Butler County preparing to use $1.5 million in new state funding for dozens of demolitions

The Butler County Land Bank is building a "pipeline" of eyesores to demolish with a new $1.5 million infusion of cash from the state. STAFF PHOTO

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The Butler County Land Bank is building a "pipeline" of eyesores to demolish with a new $1.5 million infusion of cash from the state. STAFF PHOTO

The Butler County land bank is building a “pipeline” of eyesores that can be demolished with the new $1.5 million infusion of cash from the state, so it can move quickly to access some of $368 million that will be doled out “first come first served.”

Land bank official Kathy Dudley said that, with $500,000 in state funding for demolitions, the county can raze about 40 commercial and residential buildings based on an average of $12,500 per demolition. Officials have identified buildings in Fairfield Twp., Hamilton and Middletown and have had conversations with a number of other jurisdictions.

“I would say like by October, mid-November we will probably have at least 20 of our necessary 40, that’s what my goal is,” Dudley said. “I think that’s very doable.”

Dudley said officials have yet to receive guidelines from the state but want to be prepared once they do. There is a huge sum of money up for grabs once the guaranteed funding is exhausted.

When the state biennial budget passed, it allocated $150 million for commercial and residential demolitions and $350 million for removal of hazardous materials that remain after demolitions. Each of the 88 counties will automatically receive $500,000 for demolition and $1 million for hazardous material removal.

The remaining $106 million in demolition and $262 million for hazardous material removal will be disbursed “first come, first served.”

Land bank Executive Director Seth Geisler said officials are reaching out countywide to let officials know about the new funding sources, including West Chester Twp., where trustees tonight are expected to vote to officially join the land bank.

ExploreButler County communities say they can use more money to bust blight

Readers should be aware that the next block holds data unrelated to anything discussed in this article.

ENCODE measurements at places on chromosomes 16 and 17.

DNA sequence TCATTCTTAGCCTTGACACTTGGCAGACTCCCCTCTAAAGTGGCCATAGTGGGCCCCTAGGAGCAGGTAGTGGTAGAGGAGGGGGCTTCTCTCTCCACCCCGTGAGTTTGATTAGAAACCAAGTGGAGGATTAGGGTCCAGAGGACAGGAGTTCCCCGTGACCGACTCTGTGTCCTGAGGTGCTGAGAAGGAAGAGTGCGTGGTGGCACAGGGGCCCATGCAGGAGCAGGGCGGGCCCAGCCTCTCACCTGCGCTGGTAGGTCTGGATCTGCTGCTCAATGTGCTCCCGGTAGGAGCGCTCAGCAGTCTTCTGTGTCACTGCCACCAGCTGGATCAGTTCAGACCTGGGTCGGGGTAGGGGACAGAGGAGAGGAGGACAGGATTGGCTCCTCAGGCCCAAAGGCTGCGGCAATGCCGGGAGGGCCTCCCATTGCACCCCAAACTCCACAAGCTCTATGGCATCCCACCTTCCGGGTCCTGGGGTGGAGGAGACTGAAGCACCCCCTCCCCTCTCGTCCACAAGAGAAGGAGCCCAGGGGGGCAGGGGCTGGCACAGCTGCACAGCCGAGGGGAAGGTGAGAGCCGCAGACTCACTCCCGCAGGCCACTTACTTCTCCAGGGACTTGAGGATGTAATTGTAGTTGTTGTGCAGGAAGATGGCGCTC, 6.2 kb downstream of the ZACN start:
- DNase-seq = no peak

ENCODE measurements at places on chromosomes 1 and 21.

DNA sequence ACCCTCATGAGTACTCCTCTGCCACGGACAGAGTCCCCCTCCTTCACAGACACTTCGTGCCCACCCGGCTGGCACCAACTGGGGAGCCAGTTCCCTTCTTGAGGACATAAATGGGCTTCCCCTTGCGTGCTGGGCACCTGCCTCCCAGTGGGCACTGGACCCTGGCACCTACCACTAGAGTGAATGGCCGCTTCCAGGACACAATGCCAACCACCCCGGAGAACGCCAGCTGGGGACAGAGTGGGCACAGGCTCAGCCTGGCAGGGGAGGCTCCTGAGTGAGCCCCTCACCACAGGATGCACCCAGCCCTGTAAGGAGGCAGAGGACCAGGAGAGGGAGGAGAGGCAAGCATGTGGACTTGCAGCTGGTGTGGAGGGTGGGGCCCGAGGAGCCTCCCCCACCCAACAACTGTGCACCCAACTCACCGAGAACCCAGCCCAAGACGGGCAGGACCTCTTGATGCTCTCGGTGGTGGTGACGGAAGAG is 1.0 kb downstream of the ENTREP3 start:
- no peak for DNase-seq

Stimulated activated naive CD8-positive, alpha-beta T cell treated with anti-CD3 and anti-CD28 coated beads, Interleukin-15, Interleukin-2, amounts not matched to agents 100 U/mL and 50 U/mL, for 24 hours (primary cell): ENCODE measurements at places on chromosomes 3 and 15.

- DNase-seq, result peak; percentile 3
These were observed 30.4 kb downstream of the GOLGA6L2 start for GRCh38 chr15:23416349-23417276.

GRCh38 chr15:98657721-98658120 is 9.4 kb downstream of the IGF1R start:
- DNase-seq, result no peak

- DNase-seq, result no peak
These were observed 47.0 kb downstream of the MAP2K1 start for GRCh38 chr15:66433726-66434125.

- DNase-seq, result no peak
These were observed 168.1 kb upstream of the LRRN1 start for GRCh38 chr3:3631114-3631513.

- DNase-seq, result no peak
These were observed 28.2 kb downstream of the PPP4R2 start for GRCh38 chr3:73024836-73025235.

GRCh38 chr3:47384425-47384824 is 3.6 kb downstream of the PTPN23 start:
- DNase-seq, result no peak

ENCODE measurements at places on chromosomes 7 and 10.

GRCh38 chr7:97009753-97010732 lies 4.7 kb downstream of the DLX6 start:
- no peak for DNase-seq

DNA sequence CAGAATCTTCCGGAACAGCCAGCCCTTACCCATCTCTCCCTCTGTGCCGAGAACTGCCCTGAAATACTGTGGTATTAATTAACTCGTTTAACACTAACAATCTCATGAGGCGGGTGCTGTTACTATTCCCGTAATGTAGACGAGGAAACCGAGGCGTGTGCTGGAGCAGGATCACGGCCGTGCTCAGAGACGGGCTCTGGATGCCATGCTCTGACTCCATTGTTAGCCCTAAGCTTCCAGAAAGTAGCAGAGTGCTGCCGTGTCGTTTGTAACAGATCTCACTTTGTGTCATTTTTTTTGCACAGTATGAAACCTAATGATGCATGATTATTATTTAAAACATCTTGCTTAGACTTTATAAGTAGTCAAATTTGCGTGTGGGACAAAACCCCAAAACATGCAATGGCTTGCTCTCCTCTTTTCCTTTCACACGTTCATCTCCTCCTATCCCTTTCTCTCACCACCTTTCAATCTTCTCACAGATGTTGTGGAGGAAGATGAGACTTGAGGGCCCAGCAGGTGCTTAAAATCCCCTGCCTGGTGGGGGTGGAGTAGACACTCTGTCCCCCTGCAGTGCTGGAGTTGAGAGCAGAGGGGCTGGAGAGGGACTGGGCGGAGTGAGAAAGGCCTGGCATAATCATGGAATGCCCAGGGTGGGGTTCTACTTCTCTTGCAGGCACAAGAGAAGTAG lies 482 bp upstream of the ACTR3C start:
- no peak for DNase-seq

West Chester Twp. is one of the last Butler County communities to join the land bank. Other members include Fairfield, Hamilton, Middletown, New Miami, Seven Mile and Trenton and the townships of Fairfield, Hanover, Lemon, Liberty, Madison, Oxford, Ross, St. Clair and Wayne.

“There’s always been this reticence to use land banking because we don’t want to get in there and mix it up with the free market,” Trustee Mark Welch told the Journal-News. “The free market takes care of itself.”

He said he is convinced the land bank is a valuable tool the township should access.

Township Administrator Larry Burks said the new money did not play into the township’s decision to join the land bank. He said both he and the trustees needed a little “education” about the workings of the land bank before joining.

“There are a lot of benefits we receive just by becoming members,” Burks said. “We’ll know which properties that go to tax sale and which properties are eligible for land banking, that means there may be a property in distress and at that point the trustees will be notified and they can decide whether or not we want to make any efforts with that property.”

The county has spent about $7.4 million in state and federal money tearing down approximately 750 eyesores since 2012. Those demolitions have been almost entirely in the two big cities and grant restrictions excluded commercial demolition.

The land bank board has about $950,000 in unencumbered funds — from delinquent tax assessment collections funds (DTAC) — to help communities across the county demolish eyesores, in addition to the new money.

“As we’ve begun to look at it it’s a proven model that’s helped other communities across the county,” Trustee Ann Becker said. “And starting to understand a bit more where our older communities are in the county, with how they are doing redevelopment, we’re just trying to get a good understanding of the options available for West Chester. We might not pull the trigger on needing anything from the land bank, but understanding what’s out there and keeping our community strong is very important to us.”

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